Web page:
Insurance covers you and/or the cost of your vehicle in the event of an accident or theft. There are many options available. Below is a list of insurance types to help you make sense of all the options.
Liability insurance covers you in the event that you are at fault in an accident. It covers “Property Damage” as well as “Bodily Injury.” Most states require vehicle owners to carry some small amount of liability insurance.
Property damage pays for damage that you cause to the property of another person if you are at fault in an accident. This can include the cost to repair or replace their vehicle, as well as other personal property that may be damaged in an accident.
Bodily injury coverage pays for damage that you cause to another person if you are at fault in an accident. This can include hospital bills as well as pain and suffering. These costs can be extremely high, and if you are at fault in an accident, you may be financially responsible to pay for all medical expenses that exceed the amount of your coverage. Make sure you have plenty of coverage.
Collision and Comprehensive
Collision coverage pays to repair your vehicle in the event of an accident, regardless of who is at fault. If another driver is at fault and you have collision coverage, your insurance company will pay for the damage, then go after the other driver’s insurance to cover the cost. You may be responsible for part of the expense of the repair, however. This is called your “deductible.”
Comprehensive coverage also pays for damage that is not the result of an accident. That includes theft, vandalism, or natural disasters. If you have a valuable vehicle, it is a good idea to carry comprehensive insurance.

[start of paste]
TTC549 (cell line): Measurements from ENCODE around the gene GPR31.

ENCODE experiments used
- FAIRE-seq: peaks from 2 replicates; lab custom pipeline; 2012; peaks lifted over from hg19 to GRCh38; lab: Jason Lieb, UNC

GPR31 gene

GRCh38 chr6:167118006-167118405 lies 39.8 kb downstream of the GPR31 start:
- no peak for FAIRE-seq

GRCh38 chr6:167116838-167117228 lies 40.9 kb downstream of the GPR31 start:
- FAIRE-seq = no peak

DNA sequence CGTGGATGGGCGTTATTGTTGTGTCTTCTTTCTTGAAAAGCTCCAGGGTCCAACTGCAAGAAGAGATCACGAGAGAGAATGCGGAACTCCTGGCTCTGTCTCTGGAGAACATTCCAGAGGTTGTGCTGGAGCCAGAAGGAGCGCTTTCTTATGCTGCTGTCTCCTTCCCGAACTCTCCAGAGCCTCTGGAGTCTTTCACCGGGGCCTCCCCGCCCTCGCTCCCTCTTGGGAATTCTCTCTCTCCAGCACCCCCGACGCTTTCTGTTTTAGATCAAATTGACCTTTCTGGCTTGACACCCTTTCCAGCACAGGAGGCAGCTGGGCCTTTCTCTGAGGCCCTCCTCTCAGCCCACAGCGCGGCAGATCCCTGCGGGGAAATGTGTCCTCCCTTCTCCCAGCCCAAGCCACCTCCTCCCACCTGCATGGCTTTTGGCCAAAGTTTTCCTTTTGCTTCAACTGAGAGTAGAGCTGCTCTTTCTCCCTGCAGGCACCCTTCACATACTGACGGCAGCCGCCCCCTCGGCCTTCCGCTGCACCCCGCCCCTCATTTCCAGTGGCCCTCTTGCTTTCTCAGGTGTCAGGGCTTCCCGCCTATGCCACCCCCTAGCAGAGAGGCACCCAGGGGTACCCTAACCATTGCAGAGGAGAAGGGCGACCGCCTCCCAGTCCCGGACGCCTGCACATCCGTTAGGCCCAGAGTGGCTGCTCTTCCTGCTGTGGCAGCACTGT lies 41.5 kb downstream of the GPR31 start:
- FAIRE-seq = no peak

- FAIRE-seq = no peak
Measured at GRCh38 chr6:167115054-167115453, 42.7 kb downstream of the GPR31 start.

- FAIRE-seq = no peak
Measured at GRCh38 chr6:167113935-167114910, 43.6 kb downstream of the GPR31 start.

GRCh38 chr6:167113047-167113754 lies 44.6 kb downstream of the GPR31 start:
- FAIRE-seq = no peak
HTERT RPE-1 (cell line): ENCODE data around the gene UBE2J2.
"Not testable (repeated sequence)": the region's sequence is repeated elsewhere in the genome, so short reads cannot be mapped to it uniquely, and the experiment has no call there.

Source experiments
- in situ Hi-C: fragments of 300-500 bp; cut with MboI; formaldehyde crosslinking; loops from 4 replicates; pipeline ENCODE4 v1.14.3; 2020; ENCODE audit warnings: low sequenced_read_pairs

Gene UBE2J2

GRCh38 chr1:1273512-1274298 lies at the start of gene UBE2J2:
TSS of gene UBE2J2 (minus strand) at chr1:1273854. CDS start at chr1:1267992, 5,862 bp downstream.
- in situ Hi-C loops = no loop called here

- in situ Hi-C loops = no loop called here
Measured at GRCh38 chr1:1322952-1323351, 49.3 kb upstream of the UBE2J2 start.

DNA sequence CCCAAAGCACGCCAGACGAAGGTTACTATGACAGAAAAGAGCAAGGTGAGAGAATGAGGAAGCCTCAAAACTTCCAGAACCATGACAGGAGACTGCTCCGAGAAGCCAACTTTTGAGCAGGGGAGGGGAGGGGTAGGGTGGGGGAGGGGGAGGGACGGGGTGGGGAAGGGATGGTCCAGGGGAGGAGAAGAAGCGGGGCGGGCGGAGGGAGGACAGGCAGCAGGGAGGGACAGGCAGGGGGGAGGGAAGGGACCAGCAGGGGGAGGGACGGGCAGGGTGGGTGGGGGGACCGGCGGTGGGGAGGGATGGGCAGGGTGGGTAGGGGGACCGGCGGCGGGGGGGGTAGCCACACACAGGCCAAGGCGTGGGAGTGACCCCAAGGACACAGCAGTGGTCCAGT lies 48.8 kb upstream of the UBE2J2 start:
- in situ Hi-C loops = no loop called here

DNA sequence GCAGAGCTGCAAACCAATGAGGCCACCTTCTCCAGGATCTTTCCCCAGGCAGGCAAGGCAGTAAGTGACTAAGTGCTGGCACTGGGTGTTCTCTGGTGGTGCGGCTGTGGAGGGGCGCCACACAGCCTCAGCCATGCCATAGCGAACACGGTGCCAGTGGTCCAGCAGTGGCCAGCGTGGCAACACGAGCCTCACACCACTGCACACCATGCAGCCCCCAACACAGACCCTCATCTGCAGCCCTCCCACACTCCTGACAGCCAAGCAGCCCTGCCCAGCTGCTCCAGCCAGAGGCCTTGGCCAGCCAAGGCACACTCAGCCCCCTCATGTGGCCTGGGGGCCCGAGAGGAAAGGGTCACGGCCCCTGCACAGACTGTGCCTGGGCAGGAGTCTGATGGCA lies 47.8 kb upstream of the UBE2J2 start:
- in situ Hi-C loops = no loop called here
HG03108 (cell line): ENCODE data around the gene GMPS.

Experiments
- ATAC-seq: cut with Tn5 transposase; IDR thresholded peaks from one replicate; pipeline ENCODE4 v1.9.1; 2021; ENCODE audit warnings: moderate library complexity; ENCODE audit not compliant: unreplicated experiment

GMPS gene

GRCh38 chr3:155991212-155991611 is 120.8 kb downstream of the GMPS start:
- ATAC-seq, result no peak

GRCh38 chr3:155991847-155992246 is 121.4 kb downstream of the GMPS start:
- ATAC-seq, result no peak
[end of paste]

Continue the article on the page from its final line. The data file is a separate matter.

Surprisingly, many drivers out there are uninsured, and many more do not carry sufficient insurance to cover you in the event of a major accident where they were at fault. Uninsured/Underinsured coverage covers you in the event that an at-fault driver hits you. This can cover your vehicle (property damage) and any bodily injury you may sustain (medical expenses as well as pain and suffering). Like liability insurance, this is measured in terms of property damage and bodily injury coverage.
Uninsured coverage can cover you for the cost of medical expenses, as well as pain and suffering in the event of an accident with an uninsured driver. Carry as much Uninsured coverage as you can reasonably afford.
The phrase “full coverage” is often used. What does it mean, exactly? The answer is not a whole lot. You should be informed as to exactly what kinds of coverage you have, including the maximum dollar amounts of coverage and the deductible. Avoid the lazy short-cut phrase of “I want full coverage” when you’re reviewing your coverage with your insurance agent. Go through each of the options available.